By Tristan Lloyd | April 30, 2015

After a relatively quiet period in terms of large and damaging earthquakes, the recent event in Nepal is a stark reminder that earthquakes can-and do-occur with little or no warning, and are indiscriminate about who they affect.

A house damaged in the earthquake that struck Nepal on April 25, 2015
A house damaged in the earthquake that struck Nepal on April 25,2015 (Source: Nirmal Dulal)

In the aftermath of any disaster, a response from the international community focuses firstly on search and rescue, and secondly on emergency relief to keep those affected alive. After this, several stages of recovery take place, eventually progressing to reconstruction with more permanent dwellings and infrastructure. Ultimately the goal is to get the community back to normal as quickly as possible, while (hopefully) improving their resilience in the process.

Lessons need to be learned if we are to achieve an increase in resilience, but a very short window of opportunity exists during which data can be collected before the recovery phases begin. The UK-based Earthquake Engineering Field Investigation Team (EEFIT) is one of a handful of organizations around the world that send teams of engineers to observe earthquake damage to collect this data and report findings to the wider engineering community. EEFIT has reported on many earthquakes since it was formed in 1982, and I am honored to have just been elect edits chairman.

At times, damage can be difficult to observe. Access can be tricky in some countries, and seriously impaired transport infrastructure can hamper team movement. To make useful observations, EEFIT must strike a careful and sensitive balance between going too soon and arriving too late. Sending a field team too early can potentially disrupt search and rescue efforts. And because contractors in some countries begin the demolition of damaged structures days after an earthquake, a team arriving too late will find many damaged structures already demolished. Strong,well-connected local contacts on the ground are also essential to gaining the necessary access to sites. Despite the challenges, EEFIT has historically got this balance right, as the many reports on their website attest.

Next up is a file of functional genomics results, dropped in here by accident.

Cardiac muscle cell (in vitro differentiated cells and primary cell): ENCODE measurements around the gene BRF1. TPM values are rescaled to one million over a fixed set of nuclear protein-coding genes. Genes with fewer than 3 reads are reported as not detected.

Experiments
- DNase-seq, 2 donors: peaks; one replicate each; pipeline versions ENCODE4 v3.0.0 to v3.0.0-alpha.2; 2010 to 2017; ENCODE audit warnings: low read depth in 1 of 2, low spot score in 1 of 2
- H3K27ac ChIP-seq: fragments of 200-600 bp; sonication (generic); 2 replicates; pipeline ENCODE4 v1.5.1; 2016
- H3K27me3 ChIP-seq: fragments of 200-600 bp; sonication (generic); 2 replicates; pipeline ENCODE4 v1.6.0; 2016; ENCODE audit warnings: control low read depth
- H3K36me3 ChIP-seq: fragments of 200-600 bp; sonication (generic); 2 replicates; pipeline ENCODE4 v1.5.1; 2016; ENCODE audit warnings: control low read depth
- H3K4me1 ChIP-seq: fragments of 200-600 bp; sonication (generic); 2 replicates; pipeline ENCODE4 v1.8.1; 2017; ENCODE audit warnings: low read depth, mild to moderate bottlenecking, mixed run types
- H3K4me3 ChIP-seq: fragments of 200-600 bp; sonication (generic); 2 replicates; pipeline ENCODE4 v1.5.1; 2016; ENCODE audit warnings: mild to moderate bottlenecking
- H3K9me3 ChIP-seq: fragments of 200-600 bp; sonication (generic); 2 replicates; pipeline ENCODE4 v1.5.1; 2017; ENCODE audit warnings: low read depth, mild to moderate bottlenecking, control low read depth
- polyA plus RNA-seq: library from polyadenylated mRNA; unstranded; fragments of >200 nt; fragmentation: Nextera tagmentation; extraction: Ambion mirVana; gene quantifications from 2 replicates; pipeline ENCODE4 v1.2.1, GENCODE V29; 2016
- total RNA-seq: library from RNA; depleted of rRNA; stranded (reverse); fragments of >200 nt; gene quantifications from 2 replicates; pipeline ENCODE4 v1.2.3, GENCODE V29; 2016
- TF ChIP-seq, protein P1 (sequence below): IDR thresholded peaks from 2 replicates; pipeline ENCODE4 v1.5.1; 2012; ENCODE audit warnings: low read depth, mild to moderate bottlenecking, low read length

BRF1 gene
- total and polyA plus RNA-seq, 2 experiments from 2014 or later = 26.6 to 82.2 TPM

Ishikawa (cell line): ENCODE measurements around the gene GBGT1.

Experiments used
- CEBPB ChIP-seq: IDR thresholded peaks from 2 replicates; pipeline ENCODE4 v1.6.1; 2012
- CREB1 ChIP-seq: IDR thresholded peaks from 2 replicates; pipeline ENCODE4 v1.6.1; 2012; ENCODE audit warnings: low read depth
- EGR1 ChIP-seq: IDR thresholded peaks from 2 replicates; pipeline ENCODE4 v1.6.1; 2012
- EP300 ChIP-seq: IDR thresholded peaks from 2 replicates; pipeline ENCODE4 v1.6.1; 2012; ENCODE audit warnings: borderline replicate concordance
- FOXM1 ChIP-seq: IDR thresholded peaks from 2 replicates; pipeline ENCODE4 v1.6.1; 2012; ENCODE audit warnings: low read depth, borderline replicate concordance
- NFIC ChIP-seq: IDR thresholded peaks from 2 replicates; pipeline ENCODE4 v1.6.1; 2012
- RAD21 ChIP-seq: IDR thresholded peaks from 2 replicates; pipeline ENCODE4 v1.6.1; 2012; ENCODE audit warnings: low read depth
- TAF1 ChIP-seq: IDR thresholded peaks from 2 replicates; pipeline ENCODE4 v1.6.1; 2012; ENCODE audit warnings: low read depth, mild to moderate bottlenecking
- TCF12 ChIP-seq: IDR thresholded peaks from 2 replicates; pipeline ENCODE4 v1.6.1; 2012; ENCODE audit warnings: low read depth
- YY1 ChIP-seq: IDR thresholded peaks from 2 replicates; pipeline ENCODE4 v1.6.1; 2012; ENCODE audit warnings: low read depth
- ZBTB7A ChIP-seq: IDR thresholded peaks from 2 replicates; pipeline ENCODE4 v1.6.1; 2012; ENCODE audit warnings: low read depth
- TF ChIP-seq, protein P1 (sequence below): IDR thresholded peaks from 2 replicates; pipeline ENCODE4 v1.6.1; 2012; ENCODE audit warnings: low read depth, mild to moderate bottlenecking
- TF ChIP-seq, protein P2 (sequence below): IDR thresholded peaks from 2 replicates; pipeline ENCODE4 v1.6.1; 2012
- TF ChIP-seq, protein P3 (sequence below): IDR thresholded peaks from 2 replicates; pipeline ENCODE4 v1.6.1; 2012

With respect to the Nepal earthquake, the EEFIT management committee has decided that a field investigation is justified, and is now looking into creating the most effective team from a list of volunteer members. Team composition can vary depending on the requirements of a specific mission, and thankfully we have a broad range of expertise across the EEFIT membership to draw upon. Nepal presents a number of unique challenges, and the experience and breadth of expertise in the team will be crucial to a successful outcome.

EEFIT is primarily a volunteer organization. Academic members are usually funded through research grants, and corporate members generously allow their staff time to attend missions and write up reports. The organization relies on a small number of practicing engineers and academics, the financial support of its individual and corporate membership, and secretarial support from The Institution of Structural Engineers. If you or your company is interested in becoming a member of EEFIT, you can find out more here.

Categories: Earthquake

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